A Break in the Cotswolds

I have posted before on my love for the books written by “Miss Read”, a pseudonym for Dora Jesse Saint. I discovered the author many years ago when I came across her book, Over the Gate, at a used book sale. It was a pleasure to find that “Miss Read” had written 30-some other books. For the last 24 years, I have read and re-read them. While in England, visiting the book shops in London’s Charing Cross Road, my husband found several I hadn’t read, and I now own about 20 of them.

Whenever I have moved to various parts of the country, the first stop I have always made is the library, and inevitably, I’d end up at the Miss Read book section. Whether I lived in McAllen, Texas, Virginia Beach, Virginia, Orlando, Florida or Greer, South Carolina, I was always home when I had these books around me. What is their allure? It’s not just that they offer a peaceful respite from a world gone mad. Lots of books can do that. It has to do with the lovable portrayal of characters that you honestly wish you knew. It is the sense of community in those books that is missing today. The little villages in these stories draw you back again and again, because you sense that here is what communities and neighbors should be.

There are two series of books written by the author, one takes you through the village life of Thrush Green; the other is written in first person by Miss Read herself, a village school teacher in Fairacre in the Cotswolds. Both series feature simple country people drawn with gentle humor and wit. In the Fairacre books, Miss Read has a way of describing characters and situations that reveals a keen understanding of human nature, both the good and the bad. Best of all, her descriptive prose of nature in that part of England is absolutely lovely. You literally smell the roses, see the rooks circling, and the fields shimmering in the summer heat. Miss Read describes the “copses, murmurous with the cooing of doves.” It doesn’t get better than that!

I’ve thought sometimes about my favorite characters in both series of books. Miss Read as the school teacher is my favorite in the Fairacre series. As a middle-aged head of the village school, she takes a dim view of the young teachers who come to teach, trailing clouds of modern educational theories. In one book there is a memorable scene as one such educational theorist comes to the village to propound on the wonders of child psychology in a village where the simple country folk have no such use for such “lark”. The clash of worlds is hilarious, and, of course, Miss Read’s common sense prevails.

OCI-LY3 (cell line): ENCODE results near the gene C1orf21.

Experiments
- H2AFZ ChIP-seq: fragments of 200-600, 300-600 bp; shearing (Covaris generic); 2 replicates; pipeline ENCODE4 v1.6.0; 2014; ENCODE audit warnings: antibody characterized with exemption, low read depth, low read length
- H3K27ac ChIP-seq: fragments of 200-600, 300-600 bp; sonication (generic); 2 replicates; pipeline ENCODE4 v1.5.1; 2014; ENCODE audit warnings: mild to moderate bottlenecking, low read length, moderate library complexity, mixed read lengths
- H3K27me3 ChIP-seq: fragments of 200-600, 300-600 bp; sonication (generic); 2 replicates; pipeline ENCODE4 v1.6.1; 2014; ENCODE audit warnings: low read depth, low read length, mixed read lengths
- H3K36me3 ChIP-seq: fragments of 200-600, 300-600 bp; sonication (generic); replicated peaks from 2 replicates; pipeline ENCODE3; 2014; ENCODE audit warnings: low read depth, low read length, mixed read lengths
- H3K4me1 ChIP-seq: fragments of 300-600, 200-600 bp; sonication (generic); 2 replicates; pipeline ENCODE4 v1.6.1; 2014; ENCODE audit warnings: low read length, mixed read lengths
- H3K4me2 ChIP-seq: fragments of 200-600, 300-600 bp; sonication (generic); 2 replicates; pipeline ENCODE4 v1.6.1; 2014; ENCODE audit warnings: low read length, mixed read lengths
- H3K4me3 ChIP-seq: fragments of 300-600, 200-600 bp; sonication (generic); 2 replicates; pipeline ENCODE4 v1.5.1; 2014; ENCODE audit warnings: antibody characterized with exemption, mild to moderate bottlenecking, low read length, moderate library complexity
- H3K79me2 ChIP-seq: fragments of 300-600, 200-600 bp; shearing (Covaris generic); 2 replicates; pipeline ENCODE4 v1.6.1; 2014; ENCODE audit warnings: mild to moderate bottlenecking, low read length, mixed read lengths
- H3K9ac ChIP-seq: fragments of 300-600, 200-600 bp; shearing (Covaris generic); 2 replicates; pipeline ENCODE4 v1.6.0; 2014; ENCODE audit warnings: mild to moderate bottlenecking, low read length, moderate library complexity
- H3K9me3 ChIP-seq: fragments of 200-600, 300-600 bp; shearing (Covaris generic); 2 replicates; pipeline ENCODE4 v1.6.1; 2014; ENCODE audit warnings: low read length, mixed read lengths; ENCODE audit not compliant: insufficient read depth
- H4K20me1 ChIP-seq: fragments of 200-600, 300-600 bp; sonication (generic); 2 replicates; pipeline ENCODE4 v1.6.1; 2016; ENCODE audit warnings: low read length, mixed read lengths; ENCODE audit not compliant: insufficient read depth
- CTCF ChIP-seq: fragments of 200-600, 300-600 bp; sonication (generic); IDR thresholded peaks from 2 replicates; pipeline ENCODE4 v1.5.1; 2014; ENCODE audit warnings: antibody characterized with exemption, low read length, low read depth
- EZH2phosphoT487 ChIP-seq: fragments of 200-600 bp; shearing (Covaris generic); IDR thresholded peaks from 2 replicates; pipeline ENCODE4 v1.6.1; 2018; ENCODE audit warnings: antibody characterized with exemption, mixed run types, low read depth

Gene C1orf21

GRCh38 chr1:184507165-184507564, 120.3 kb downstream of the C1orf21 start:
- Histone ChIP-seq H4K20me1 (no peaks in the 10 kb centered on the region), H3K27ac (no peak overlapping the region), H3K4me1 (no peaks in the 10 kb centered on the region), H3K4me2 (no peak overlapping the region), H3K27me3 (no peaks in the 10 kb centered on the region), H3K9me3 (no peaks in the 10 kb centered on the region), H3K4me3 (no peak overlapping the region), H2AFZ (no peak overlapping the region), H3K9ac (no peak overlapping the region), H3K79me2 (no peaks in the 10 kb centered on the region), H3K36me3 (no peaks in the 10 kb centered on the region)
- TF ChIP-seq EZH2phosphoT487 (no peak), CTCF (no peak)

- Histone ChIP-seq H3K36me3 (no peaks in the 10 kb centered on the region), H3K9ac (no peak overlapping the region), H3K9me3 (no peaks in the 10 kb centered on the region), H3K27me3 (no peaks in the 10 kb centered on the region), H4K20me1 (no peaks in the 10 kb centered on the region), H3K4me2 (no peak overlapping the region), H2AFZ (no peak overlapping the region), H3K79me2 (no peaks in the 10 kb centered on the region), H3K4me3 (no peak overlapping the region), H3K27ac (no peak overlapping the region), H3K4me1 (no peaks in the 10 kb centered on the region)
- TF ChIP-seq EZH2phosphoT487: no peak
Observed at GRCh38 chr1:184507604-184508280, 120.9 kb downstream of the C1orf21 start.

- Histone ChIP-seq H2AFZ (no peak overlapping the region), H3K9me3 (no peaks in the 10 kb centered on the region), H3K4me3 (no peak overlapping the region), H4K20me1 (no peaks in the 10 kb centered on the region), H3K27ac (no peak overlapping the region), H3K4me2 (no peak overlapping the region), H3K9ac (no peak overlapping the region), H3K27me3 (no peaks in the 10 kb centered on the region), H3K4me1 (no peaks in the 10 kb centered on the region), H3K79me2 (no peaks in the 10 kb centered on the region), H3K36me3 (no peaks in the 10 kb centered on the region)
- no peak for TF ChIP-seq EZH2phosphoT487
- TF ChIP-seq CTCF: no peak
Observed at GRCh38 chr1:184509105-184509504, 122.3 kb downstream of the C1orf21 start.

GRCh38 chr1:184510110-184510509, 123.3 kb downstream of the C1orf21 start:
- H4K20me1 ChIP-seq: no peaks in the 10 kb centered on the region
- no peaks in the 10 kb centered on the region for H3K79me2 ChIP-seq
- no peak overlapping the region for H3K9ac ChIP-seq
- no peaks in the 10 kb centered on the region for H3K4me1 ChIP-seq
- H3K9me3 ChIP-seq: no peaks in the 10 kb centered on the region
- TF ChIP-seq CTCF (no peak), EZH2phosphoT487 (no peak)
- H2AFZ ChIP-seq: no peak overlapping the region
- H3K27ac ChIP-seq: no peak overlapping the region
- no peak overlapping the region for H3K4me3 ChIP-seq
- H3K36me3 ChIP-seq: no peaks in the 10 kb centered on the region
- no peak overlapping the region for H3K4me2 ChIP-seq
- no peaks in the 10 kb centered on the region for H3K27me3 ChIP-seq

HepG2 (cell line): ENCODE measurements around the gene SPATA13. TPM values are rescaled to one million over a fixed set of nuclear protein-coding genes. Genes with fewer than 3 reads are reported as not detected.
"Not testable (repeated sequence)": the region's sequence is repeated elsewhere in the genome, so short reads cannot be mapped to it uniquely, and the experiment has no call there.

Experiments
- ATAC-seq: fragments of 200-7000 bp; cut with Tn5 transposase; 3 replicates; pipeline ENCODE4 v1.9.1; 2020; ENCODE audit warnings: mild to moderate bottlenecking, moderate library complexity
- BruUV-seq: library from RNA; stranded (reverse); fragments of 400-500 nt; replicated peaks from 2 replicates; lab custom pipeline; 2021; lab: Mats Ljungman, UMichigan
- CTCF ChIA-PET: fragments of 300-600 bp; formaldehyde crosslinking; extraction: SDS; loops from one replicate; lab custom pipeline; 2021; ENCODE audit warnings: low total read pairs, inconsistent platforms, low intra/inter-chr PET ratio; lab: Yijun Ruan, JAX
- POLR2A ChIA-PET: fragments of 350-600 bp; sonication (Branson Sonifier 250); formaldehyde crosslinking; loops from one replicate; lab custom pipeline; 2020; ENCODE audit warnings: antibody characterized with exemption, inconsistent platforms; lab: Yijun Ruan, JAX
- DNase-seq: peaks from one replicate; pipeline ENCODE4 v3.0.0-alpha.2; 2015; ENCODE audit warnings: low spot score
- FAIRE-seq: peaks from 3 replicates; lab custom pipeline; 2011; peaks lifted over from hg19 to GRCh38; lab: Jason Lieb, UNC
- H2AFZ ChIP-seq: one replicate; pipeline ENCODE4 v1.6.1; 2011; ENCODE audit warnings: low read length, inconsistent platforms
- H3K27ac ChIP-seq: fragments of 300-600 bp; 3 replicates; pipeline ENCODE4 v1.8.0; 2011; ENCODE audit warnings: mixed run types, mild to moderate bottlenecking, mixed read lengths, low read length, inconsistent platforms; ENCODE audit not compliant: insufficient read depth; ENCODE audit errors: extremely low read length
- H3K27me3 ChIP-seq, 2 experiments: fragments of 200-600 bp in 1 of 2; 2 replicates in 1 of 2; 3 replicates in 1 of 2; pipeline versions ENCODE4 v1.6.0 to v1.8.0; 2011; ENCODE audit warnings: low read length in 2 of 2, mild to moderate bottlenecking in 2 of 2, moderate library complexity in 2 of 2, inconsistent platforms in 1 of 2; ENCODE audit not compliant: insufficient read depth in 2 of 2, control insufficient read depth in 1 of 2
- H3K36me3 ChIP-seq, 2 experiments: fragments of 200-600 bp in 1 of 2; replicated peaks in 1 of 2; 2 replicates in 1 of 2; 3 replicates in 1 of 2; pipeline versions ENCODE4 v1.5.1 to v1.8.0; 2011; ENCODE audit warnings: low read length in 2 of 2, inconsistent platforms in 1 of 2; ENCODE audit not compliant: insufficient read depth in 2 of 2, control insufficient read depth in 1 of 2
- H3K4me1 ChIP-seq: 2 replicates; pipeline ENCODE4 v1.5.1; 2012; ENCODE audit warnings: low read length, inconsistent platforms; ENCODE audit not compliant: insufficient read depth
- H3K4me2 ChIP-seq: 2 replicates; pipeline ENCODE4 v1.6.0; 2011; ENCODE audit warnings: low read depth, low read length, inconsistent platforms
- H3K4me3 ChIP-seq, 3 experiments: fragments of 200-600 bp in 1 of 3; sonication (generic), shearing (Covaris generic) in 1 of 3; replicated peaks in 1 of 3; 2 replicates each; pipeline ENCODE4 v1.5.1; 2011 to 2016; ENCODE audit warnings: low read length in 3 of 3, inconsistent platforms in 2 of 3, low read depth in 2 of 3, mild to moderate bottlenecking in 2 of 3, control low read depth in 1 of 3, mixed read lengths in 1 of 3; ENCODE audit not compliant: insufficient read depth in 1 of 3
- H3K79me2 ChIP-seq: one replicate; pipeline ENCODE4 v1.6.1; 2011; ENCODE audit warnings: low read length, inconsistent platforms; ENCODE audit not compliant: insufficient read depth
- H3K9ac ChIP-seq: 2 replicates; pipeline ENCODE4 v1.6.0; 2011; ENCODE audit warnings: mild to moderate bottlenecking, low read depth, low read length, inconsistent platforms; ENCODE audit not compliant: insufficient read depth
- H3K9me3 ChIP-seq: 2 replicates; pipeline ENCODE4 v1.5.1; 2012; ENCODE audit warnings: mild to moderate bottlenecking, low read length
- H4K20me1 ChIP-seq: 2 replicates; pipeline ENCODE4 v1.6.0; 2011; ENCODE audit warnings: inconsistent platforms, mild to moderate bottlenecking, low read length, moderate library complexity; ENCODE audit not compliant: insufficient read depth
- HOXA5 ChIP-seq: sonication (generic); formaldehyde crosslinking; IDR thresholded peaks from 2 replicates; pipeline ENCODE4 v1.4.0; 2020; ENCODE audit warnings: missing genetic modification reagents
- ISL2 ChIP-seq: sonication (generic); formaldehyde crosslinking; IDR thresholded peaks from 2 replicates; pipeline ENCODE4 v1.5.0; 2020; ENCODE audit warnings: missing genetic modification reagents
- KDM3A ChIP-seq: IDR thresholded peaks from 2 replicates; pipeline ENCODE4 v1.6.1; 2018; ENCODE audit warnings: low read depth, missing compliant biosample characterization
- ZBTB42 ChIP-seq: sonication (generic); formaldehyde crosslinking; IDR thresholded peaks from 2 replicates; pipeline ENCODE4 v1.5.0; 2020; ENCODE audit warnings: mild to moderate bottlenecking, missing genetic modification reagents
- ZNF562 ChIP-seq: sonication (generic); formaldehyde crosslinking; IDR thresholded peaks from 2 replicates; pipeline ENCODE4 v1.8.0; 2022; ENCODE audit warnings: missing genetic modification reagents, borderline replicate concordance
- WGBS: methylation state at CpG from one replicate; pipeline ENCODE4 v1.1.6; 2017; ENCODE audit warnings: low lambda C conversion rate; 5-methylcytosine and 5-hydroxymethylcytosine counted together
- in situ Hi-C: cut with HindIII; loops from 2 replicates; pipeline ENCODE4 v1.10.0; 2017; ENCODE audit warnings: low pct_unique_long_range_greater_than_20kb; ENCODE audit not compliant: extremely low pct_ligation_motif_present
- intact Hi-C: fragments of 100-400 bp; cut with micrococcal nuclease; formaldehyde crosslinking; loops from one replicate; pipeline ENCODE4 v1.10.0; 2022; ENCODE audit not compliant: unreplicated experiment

I also love the virago of a school cleaner, Mrs. Pringle, whose bad leg flares up every time she takes umbrage at the school teacher. In the Thrush Green books, the kindly vicar, Charles Henstock and his wife Dimity, are two of my favorites, but, of course, the eccentric and entertaining Dotty Harmer and her menagerie of animals is my absolute favorite. I also love Ella Bembridge, whose outspoken opinions aired in the village cafe, make for lots of laughs.

In Summer at Fairacre, Miss Read describes a moonlit night in late summer, as observed from her bedroom window.

“These summer nights were as lovely as the day. The moon rose each night, enormous and golden, and at its height it was almost bright enough to read a book. There were strange movements in the garden, as hedgehogs snuffled and scuffled about. A stoat yapped, an an owl gave its eerie quavering cry. The shadows of the trees lay still and black across the silvered lawn, and moonlight glimmered on the school windows and the church roof. There was a lot to be said for being sleepless on such nights of beauty too rarely seen, and I relished them accordingly.”

Summer at Fairacre, Miss Read

If you’re needing a break, the quiet villages of Fairacre and Thrush Green beckon. Take little vacation to the Cotswolds. You won’t want to leave!

3 thoughts on “A Break in the Cotswolds

  1. emily says:

    My first grade teacher, Miss Mott, read “The White Robin” aloud to us, a chapter a day. Later, she gave me her copy, which I still treasure.

    Until now, I had never heard anyone else refer to Miss Read and her lovely books. You’ve inspired me to find more of them!

    (and now I have an excuse for never being drawn into the Mitford craze – I knew there must be a good explanation πŸ™‚

  2. Linda says:

    Greetings! YES, these are delightful for sure!! — I purchased approximately 15 of the Miss Read books on eBay recently. If you ladies wish a particular book, I will be happy to send one to you as a gift. Just let me know.

  3. alice says:

    I just discovered the Miss Read books this winter, and I work for the company that publishes them! We get a book voucher each end of the year as a bonus, and I ordered as many Thrush Green books as I could (at half price!). It was a wonderful way to while away the winter days. My favorites are Agnes (I’m not too crazy about Dorothy!), Isobel & Harold, and of course the doctor’s widow. I also get a lot of laughs from the three wealthy sisters who are so, er, frugal. πŸ™‚

    I’m planning to get the Fairacre ones with this year’s voucher–unfortunately, my library doesn’t have any of those.

    Thanks for highlighting these books–I wish there were as many fans of them as Mitford seems to have…

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